Page:Popular Science Monthly Volume 32.djvu/253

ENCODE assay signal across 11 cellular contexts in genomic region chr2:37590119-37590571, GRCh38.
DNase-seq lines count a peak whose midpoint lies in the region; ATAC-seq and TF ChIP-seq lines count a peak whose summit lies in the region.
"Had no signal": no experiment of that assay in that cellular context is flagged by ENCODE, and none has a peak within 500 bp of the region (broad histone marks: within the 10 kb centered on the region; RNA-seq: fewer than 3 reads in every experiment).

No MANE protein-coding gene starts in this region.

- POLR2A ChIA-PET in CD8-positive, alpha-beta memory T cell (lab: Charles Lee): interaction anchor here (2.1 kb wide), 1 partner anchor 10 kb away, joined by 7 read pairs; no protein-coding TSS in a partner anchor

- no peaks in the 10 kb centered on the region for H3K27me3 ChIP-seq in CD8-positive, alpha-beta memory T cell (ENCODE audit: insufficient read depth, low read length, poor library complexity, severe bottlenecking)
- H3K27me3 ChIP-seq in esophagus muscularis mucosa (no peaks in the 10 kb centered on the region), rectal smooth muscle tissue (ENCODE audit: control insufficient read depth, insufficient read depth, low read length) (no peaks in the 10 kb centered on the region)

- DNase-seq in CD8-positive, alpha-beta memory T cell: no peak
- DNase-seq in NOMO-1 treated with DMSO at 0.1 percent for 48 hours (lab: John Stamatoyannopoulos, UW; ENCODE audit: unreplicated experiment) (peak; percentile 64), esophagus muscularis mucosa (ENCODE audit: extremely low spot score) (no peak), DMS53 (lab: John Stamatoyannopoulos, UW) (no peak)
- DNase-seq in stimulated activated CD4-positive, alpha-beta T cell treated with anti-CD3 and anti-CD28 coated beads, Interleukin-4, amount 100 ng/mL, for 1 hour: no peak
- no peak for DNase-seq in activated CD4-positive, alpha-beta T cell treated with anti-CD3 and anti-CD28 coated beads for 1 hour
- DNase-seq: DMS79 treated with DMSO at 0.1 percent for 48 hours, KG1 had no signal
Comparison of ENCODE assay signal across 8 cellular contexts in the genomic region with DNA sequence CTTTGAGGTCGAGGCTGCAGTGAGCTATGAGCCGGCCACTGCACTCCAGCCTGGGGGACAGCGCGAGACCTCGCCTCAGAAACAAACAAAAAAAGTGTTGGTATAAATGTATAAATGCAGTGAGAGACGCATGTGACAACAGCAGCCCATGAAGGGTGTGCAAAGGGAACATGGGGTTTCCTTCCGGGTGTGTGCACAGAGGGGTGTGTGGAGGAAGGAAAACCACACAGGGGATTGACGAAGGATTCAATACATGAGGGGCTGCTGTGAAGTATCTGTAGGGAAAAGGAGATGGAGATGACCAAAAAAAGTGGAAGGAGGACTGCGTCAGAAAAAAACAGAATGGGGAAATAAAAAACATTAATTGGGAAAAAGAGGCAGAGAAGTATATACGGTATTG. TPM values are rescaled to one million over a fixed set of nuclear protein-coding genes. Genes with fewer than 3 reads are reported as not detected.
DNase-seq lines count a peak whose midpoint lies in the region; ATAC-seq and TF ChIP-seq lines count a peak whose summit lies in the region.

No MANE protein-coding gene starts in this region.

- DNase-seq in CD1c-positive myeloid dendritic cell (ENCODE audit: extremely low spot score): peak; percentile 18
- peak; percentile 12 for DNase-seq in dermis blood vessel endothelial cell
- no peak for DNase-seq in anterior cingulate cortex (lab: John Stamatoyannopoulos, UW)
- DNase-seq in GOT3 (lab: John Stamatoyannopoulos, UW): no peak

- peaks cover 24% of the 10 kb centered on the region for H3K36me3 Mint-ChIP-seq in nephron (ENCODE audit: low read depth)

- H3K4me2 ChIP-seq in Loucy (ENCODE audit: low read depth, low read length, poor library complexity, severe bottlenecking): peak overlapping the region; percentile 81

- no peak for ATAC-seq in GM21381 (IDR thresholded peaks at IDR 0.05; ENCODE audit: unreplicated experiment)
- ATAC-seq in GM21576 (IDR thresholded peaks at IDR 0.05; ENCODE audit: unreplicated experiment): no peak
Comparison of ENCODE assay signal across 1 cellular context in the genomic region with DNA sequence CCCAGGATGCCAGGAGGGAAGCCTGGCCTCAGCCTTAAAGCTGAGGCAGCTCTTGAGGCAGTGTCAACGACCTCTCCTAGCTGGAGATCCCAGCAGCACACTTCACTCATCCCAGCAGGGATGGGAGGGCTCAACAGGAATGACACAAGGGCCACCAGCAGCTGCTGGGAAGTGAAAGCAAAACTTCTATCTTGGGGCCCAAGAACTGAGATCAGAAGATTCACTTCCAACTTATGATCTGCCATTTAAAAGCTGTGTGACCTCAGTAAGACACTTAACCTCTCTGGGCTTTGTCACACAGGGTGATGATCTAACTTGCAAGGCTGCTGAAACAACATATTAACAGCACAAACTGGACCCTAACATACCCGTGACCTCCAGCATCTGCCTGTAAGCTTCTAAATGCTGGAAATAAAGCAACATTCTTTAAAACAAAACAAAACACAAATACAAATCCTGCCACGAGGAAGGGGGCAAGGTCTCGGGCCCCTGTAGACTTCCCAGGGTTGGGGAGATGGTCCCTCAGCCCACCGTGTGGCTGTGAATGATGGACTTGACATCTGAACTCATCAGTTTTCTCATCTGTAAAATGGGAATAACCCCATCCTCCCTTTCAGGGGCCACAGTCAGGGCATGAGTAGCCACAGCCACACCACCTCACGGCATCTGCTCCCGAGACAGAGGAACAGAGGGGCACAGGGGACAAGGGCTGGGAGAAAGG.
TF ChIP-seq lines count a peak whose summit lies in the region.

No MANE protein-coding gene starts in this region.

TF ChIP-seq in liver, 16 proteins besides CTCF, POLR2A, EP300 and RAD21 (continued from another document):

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THE most delightful of all Mr. Darwin's works is the first he ever wrote. It is his "Journal" as the Naturalist of H. M. S. Beagle in her exploring voyage round the world from the beginning of 1832 to nearly the end of 1836. It was published in 1842, and a later edition appeared in 1845. Celebrated as this book once was, few probably read it now. Yet in many respects it exhibits Darwin at his best, and if we are ever inclined to rest our opinions upon authority, and to accept without doubt what a remarkable man has taught, I do not know any work better calculated to inspire confidence than Darwin's "Journal." It records the observations of a mind singularly candid and unprejudiced—fixing upon Nature a gaze keen, penetrating, and curious, but yet cautious, reflective, and almost reverent. The thought of how little we know—of how much there is to be known, and of how hardly we can learn it—is the thought which inspires the narrative as with an abiding presence. There is, too, an intense love of Nature and an intense admiration of it, the expression of which is carefully restrained and measured, but which seems often to overflow the limits which are self-imposed. And when man, the highest work of Nature, but not always its happiest or its best, comes across his path, Darwin's observations are always noble. "A kindly man moving among his kind" seems to express his spirit. He appreciates every high calling, every good work, however far removed it may be from that to which he was himself devoted. His language about the missionaries of Christianity is a signal example, in striking contrast with the too common language of lesser men. His indignant denunciation of slavery presents the same high characteristics of a mind eminently gentle and humane. In following him we feel that not merely the intellectual but the moral atmosphere in which we move is high and pure. And then, besides these great recommendations, there is another which must not be overlooked. We have Darwin here before he was a Darwinian. He embarked on that famous voyage with no preconceived theories to maintain. Yet he was the grandson of Dr. Erasmus Darwin—a man very famous in his day, who was the earliest popular exponent of evolution as explaining the creative work, and who, both in prose and verse, had made it familiar as at least a dream and a poetic speculation. Charles Darwin in his "Journal" seems as unconscious of that speculation as if he had never heard of it, or was as desirous to forget it as if he concurred in the ridicule of it which had amused the readers of the "Anti-Jacobin." Only once in the "Journal" is there any allusion to such speculations, and then only to the form in which they had been more scientifically clothed by the French naturalist La-